A few days ago, the anniversary of a historic phrase was remembered. It was uttered in April 1970. NASA’s Apollo 13 mission recorded an anomaly during its outbound journey to the Moon. And this would end up becoming a real space odyssey. That’s why the anniversary of “Houston, we have a problem” is remembered.
Two days after liftoff, at 21.08, something happened. Astronaut Jack Swigert contacted mission control. What did he tell them? “Okay, Houston, we’ve had a problem here.” He said this just after observing a warning light on the spacecraft control panel, accompanied by a bang. What had happened? This turned out to be the explosion of the oxygen tanks in the service module.
From Houston, it was answered “This is Houston. Repeat, please.” Next, the mission commander, Jim Lovell, repeated. “Hey, Houston, we’ve had a problem.” “We have a brownout on BUS MAIN B,” he added. “Roger, brownout on MAIN BUS B,” was replied from Earth. “Okay, stand by Thirteen, we’re checking it out,” was added.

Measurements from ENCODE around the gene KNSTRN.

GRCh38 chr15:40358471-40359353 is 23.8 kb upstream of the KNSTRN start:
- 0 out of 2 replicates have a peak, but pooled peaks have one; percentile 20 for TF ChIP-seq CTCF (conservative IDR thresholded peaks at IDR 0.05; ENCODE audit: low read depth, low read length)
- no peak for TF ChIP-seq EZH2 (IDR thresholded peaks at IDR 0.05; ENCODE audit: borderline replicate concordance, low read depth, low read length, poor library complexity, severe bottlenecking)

Meanwhile, a large number of warning lights came on in series. They were indicating the loss of two of the three power generating sources.
As a result, NASA was forced to abandon its plans for the third manned lunar landing. The destroyed tanks provided life support for the astronauts. Therefore, the new challenge was to return them safely to Earth.
The rescue plan was to use the Aquarius lunar module as a lifeboat. They hoped to take advantage of the inertia of passing through lunar orbit to gain speed and be able to reach Earth. The failure of the lunar mission ended up being a success in space history. The three astronauts made it back to Earth alive.
So the anniversary of “Houston, we have a problem” is something worth remembering. Moreover, the phrase became popular within colloquial speech. It is used to informally report the occurrence of an unforeseen problem.